From Andrew M. Ayers, P.C.. Andrew Ayers reminds businesses as they reopen and hiring workers, they need to be mindful of properly classifying workers as employees or independent contractors. Andrew writes:
Business reopenings are happening. While I am trying to be optimistic that we are on our way to more business reopenings this summer, some of the recent news isn’t so optimistic. Some business owners are keeping their fingers crossed. They’ve weathered the last four months and have found new ways to keep their business going. And some of them are even thriving in this crazy economic climate. Those businesses are growing and looking to hire more help. Some are hiring temporary help for the summer. But many of the businesses are looking at hiring for 2021 and beyond. The most common question is whether they should hire an employee or an independent contractor? They are two different classifications that each have different implications for your business.
What Is An Independent Contractor?
Independent contractors are not generally paid with a steady paycheck. They normally work their own hours and have control over their schedule. With the stay-at-home orders from this spring, they were able to work from home and take care of family obligations as well as the work that needed to get done. As long as they deliver the product or project they are hired for, they are doing their job. Often they can be temporary workers, only assigned to work on a short-term project. Instead of using your equipment, they usually use their own computers and other technology. When materials are needed, they provide it themselves (rather than from an employer).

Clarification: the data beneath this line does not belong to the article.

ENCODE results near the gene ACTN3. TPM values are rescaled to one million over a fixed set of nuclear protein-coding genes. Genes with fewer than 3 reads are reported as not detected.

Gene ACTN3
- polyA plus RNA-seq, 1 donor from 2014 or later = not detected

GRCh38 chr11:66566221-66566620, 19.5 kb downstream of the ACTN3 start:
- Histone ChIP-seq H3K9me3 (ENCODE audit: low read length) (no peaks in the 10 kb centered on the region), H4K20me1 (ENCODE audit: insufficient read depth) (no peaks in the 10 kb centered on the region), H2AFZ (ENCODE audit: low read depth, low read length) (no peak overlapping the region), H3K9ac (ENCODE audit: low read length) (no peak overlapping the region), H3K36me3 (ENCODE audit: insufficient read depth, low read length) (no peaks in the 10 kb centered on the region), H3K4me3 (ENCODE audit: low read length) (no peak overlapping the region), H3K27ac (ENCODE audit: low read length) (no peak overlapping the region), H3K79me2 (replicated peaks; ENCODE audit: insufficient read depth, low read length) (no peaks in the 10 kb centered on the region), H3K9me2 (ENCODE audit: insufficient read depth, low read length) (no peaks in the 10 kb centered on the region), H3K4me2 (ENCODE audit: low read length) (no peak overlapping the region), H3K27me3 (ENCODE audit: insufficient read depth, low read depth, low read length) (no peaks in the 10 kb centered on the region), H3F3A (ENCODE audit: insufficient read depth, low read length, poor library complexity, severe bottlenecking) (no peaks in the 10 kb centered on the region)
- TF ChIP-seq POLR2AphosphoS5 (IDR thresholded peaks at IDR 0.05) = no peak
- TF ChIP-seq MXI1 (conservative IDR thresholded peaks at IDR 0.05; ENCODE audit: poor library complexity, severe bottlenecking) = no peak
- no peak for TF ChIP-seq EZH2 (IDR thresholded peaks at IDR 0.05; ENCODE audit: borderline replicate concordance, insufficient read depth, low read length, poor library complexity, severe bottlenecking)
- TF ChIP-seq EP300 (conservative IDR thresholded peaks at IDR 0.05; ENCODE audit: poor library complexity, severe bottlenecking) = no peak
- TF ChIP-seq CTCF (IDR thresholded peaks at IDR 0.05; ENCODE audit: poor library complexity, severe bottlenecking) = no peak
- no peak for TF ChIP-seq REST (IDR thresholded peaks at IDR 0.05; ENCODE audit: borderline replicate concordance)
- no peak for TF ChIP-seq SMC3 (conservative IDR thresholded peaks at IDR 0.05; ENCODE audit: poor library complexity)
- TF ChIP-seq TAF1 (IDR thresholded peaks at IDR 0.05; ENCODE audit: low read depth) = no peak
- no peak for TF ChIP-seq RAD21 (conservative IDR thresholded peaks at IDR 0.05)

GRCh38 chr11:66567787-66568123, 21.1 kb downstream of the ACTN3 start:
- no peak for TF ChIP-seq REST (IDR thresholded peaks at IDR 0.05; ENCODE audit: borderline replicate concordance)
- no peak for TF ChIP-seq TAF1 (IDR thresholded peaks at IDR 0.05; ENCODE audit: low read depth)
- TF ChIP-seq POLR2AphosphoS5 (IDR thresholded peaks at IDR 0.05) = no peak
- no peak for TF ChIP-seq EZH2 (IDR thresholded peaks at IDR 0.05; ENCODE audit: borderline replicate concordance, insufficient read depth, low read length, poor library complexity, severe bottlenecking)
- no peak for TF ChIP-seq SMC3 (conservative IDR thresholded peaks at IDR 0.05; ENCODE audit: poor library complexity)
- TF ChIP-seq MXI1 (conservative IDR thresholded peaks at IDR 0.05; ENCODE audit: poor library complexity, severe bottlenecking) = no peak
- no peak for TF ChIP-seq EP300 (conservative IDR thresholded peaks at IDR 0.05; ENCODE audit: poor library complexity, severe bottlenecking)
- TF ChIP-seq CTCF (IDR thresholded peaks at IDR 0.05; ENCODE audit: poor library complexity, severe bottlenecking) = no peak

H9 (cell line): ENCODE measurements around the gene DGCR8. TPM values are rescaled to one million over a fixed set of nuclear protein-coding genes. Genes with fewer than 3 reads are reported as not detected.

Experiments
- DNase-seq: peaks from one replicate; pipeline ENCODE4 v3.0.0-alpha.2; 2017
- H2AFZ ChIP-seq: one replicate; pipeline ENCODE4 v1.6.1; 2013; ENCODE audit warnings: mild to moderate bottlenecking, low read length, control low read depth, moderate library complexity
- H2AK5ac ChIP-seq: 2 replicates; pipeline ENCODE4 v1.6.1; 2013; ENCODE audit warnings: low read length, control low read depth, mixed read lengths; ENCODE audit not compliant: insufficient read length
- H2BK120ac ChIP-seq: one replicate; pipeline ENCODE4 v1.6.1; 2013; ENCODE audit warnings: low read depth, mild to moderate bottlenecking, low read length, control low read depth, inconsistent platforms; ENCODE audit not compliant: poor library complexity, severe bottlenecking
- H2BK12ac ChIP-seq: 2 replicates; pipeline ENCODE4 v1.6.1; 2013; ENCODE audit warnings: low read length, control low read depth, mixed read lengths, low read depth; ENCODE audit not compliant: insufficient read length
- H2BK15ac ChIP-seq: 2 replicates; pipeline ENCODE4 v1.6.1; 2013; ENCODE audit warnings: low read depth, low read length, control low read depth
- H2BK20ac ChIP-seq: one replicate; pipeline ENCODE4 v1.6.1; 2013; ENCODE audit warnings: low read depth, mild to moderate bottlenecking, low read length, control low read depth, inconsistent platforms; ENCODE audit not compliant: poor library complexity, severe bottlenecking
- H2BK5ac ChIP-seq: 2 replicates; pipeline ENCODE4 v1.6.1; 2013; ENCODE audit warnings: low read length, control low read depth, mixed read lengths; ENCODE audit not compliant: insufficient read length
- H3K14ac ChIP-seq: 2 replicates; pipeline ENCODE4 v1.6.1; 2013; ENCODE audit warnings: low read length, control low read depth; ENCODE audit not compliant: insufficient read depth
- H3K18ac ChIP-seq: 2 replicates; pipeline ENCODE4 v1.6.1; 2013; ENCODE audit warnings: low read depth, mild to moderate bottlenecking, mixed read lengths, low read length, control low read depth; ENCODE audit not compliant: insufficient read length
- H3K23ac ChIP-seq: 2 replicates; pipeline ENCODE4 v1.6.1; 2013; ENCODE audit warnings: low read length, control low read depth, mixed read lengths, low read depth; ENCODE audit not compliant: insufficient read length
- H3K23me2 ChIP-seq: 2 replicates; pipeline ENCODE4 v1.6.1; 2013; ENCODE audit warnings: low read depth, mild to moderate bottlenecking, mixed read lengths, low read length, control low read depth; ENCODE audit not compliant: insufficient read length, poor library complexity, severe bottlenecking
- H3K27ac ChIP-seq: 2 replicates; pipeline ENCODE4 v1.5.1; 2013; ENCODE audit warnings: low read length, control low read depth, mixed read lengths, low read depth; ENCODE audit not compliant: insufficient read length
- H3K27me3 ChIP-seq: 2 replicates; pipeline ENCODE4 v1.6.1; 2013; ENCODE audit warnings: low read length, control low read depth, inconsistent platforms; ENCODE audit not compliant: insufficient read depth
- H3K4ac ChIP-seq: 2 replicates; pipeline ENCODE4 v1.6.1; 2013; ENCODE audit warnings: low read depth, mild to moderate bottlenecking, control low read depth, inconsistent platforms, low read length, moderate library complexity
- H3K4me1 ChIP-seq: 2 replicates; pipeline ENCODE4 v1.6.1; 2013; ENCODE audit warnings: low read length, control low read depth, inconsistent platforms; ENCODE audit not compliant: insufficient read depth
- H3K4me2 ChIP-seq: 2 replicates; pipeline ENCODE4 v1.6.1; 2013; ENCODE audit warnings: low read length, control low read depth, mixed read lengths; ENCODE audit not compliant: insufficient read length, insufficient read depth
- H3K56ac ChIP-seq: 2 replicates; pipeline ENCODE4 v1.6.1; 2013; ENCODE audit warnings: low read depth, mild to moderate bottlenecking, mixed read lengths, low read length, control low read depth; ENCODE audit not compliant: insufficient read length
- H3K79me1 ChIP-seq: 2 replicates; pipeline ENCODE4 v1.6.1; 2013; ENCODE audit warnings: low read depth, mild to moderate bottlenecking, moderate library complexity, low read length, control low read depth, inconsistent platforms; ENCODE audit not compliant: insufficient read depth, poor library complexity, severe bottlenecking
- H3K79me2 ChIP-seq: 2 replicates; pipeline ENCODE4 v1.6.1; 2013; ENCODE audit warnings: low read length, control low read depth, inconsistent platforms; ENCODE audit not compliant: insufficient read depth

An independent contractor is not necessarily exclusive to your company. They may be doing many projects at once for a variety of companies and could have a hand in a variety of business reopenings at once.
What Is An Employee?
If you have a person on your payroll, with a steady paycheck, that person is an employee. They normally perform work that is essential to your business. With a standard weekly schedule, they are working a full-time job exclusively for you. Unlike an independent contractor, an employee is “controlled” by the company. The company controls how the work is performed and how it is delivered.
For a company, this difference also means that they must pay taxes, including FICA and federal and state unemployment tax. There are also disability and worker’s compensation premiums to be paid to your state’s insurance fund.
Read the full story at Business Reopenings: Hiring Employees or Independent Contractors?